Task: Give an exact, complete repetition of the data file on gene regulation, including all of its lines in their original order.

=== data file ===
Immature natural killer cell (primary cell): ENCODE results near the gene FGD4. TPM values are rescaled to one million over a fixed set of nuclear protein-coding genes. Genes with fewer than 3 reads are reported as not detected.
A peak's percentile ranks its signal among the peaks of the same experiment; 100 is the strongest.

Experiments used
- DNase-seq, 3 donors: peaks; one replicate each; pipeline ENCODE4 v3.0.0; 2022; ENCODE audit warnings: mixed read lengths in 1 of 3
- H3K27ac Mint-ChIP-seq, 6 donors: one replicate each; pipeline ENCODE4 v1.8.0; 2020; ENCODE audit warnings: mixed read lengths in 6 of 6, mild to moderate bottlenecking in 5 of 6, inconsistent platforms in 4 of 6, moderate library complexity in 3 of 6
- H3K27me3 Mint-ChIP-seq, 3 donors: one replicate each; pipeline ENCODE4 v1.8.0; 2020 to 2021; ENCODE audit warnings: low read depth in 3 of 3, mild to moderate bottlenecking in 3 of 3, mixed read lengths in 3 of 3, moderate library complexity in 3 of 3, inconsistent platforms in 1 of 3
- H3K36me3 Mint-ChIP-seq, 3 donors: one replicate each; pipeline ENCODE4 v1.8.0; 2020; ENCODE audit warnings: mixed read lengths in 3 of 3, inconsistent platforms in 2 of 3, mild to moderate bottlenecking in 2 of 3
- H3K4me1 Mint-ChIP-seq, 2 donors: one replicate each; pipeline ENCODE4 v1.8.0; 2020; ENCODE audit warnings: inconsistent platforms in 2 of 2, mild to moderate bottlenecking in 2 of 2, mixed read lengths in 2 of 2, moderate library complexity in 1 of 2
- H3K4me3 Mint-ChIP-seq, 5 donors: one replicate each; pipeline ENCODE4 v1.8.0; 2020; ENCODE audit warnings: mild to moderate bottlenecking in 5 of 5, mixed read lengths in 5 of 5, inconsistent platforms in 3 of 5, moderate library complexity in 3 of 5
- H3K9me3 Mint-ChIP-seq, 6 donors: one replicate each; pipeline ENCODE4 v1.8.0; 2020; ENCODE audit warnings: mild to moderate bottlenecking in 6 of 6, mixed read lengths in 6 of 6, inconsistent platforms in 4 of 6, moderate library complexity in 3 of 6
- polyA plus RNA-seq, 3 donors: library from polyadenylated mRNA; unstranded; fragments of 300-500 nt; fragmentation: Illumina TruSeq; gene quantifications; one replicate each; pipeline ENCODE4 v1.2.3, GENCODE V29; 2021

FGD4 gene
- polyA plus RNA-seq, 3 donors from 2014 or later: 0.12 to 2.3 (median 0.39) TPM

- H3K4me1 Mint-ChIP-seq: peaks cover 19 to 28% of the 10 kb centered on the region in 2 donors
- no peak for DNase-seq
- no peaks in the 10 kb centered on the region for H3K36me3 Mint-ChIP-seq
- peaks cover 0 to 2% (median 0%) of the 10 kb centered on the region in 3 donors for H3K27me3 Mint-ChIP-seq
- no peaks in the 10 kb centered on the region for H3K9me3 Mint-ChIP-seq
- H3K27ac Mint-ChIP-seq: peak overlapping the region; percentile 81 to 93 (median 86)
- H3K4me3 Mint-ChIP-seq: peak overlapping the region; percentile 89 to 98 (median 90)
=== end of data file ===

Immature natural killer cell (primary cell): ENCODE results near the gene FGD4. TPM values are rescaled to one million over a fixed set of nuclear protein-coding genes. Genes with fewer than 3 reads are reported as not detected.
A peak's percentile ranks its signal among the peaks of the same experiment; 100 is the strongest.

Experiments used
- DNase-seq, 3 donors: peaks; one replicate each; pipeline ENCODE4 v3.0.0; 2022; ENCODE audit warnings: mixed read lengths in 1 of 3
- H3K27ac Mint-ChIP-seq, 6 donors: one replicate each; pipeline ENCODE4 v1.8.0; 2020; ENCODE audit warnings: mixed read lengths in 6 of 6, mild to moderate bottlenecking in 5 of 6, inconsistent platforms in 4 of 6, moderate library complexity in 3 of 6
- H3K27me3 Mint-ChIP-seq, 3 donors: one replicate each; pipeline ENCODE4 v1.8.0; 2020 to 2021; ENCODE audit warnings: low read depth in 3 of 3, mild to moderate bottlenecking in 3 of 3, mixed read lengths in 3 of 3, moderate library complexity in 3 of 3, inconsistent platforms in 1 of 3
- H3K36me3 Mint-ChIP-seq, 3 donors: one replicate each; pipeline ENCODE4 v1.8.0; 2020; ENCODE audit warnings: mixed read lengths in 3 of 3, inconsistent platforms in 2 of 3, mild to moderate bottlenecking in 2 of 3
- H3K4me1 Mint-ChIP-seq, 2 donors: one replicate each; pipeline ENCODE4 v1.8.0; 2020; ENCODE audit warnings: inconsistent platforms in 2 of 2, mild to moderate bottlenecking in 2 of 2, mixed read lengths in 2 of 2, moderate library complexity in 1 of 2
- H3K4me3 Mint-ChIP-seq, 5 donors: one replicate each; pipeline ENCODE4 v1.8.0; 2020; ENCODE audit warnings: mild to moderate bottlenecking in 5 of 5, mixed read lengths in 5 of 5, inconsistent platforms in 3 of 5, moderate library complexity in 3 of 5
- H3K9me3 Mint-ChIP-seq, 6 donors: one replicate each; pipeline ENCODE4 v1.8.0; 2020; ENCODE audit warnings: mild to moderate bottlenecking in 6 of 6, mixed read lengths in 6 of 6, inconsistent platforms in 4 of 6, moderate library complexity in 3 of 6
- polyA plus RNA-seq, 3 donors: library from polyadenylated mRNA; unstranded; fragments of 300-500 nt; fragmentation: Illumina TruSeq; gene quantifications; one replicate each; pipeline ENCODE4 v1.2.3, GENCODE V29; 2021

FGD4 gene
- polyA plus RNA-seq, 3 donors from 2014 or later: 0.12 to 2.3 (median 0.39) TPM

- H3K4me1 Mint-ChIP-seq: peaks cover 19 to 28% of the 10 kb centered on the region in 2 donors
- no peak for DNase-seq
- no peaks in the 10 kb centered on the region for H3K36me3 Mint-ChIP-seq
- peaks cover 0 to 2% (median 0%) of the 10 kb centered on the region in 3 donors for H3K27me3 Mint-ChIP-seq
- no peaks in the 10 kb centered on the region for H3K9me3 Mint-ChIP-seq
- H3K27ac Mint-ChIP-seq: peak overlapping the region; percentile 81 to 93 (median 86)
- H3K4me3 Mint-ChIP-seq: peak overlapping the region; percentile 89 to 98 (median 90)